One of the old school in Devon, by Cecil Thomas Collacott of Atworthy, Bradworthy (1910-2001), September 1965.
Grandfather’s family belonged to the ‘old school’ of Devon yeomen. Like most grandfathers (John Collacott b.1863) he loved to dwell on the past, recalling facets of life and old customs on the farms when he was young.
Reminiscences seemed to begin in earnest with the corn harvest and progress towards a climax at Christmastide. He delighted in talking about the ‘great reaps’ he had seen as a boy on his grandfather’s farm. There could be as many as twenty men, and often women as well, reaping, tathing and binding. And when the wheat had been harvested they ‘cried the neck’ with the last sheaf and returned to the house for a celebration worthy of such an important achievement. Liquor flowed freely, and an old jug in my possession, which had been ‘pensioned off’ for the past sixty years or more, must have held many a brimming pint of home-brewed ale and cider on those convivial occasions.
But Christmas was the great festival for traditional celebrations. These began on Christmas Eve, and workmen who had helped with the harvest were often entertained then. The great ash faggot with its nine bands blazed on the open hearth, and as each band burned through a fresh jug of cider was called for. There were musical members in the family and there would be an accordion and a violin or two to contribute to the home-made entertainment. Carol singers might call and be hospitably received or they may not arrive until the early hours of Christmas morning when the family would rise from their beds to regale them with drinks of the ‘Lambs Wool.’
DRINKING ‘LAMBS WOOL’
It seems to have been a family tradition to drink the ‘Lambs Wool’ on Christmas morning. This was a concoction of hot spiced ale, in which there were pieces of toast and roasted apples. Christmas Day was spent quietly. There was, of course, the great Christmas dinner, and the regular workmen and their wives and children were usually entertained.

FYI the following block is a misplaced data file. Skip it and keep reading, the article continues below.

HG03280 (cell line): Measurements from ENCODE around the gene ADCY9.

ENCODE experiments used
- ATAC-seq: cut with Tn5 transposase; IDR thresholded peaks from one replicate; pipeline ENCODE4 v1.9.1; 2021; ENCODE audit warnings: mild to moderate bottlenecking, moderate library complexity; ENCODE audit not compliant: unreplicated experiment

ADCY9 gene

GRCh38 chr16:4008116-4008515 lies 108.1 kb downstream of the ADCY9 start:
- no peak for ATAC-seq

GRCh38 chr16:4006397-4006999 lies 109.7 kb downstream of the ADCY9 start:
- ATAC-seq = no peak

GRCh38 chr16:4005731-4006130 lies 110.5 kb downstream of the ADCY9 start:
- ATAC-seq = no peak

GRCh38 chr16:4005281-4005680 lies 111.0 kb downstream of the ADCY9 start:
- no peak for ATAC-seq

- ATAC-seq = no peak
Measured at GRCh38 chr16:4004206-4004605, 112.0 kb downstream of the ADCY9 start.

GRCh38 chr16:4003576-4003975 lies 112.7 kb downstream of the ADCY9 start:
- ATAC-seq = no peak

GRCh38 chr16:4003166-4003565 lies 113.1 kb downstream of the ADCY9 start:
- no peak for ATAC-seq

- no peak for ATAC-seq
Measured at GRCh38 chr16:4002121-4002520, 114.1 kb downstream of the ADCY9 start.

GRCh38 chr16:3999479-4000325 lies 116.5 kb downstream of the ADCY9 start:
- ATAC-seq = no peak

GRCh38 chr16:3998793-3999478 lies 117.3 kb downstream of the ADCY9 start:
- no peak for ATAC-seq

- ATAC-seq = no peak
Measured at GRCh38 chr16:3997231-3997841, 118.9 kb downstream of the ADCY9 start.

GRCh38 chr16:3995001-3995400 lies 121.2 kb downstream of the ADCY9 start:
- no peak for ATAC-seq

The farm was virtually ‘open house’ throughout the festive season, which did not in those days end with the day following Christmas Day. Ferreting and rabbit-shooting parties were organised. New Year’s Day, now of no significance in England (1965), was more or less a holiday then, when only the essential work was done on the farm. Old Christmas Eve and the following day saw the last of the Yuletide celebrations.
The custom of wassailing or blessing the apple trees took place on Old Christmas Eve. ‘Wassail‘ is from the old Norse ‘ves heill’ meaning ‘be in health.’ After supper, men, women and children went to the orchard and standing in a circle round one of the apple trees drank a toast. “Health to thee, old apple tree.” There were other lines, and much shouting and cheering followed.
The holly and other evergreens with which the house had been decorated were all removed at the close of Old Christmas Day (When Pope Gregory XIII established the Gregorian calendar in 1582, he ushered in an era in which the people of Europe disagreed on what day it was. As a result, they celebrated Christmas on different days. Before the Gregorian reform, Europe had adhered to the Julian calendar, which was a full ten days behind the newly instituted Gregorian calendar. Some nations and churches refused to adopt the Gregorian reforms. In these lands, people continued to celebrate Christmas on December 25th but did so according to the Julian calendar. Their celebrations fell on January 5 according to the new Gregorian calendar. In past eras, the English sometimes referred to January 5th or 6th as “Old Christmas Day”). Not one leaf must remain. Grandfather remembered how, as a child, he felt regret that it must all go so quickly. The great black beams in the kitchen, stripped of their bough of mistletoe and colourful home-made garlands looked gloomy and sinister again. The little china ornaments on the mantelpiece looked less gay without their springs of red berries. And the old grandfather’s clock, always crowned with the finest piece of holly, seemed to have lost its jovial air, as it got down to its solemn business of ticking off the seconds, the hours and the days – to another Christmas which, to the boy, seemed so far away.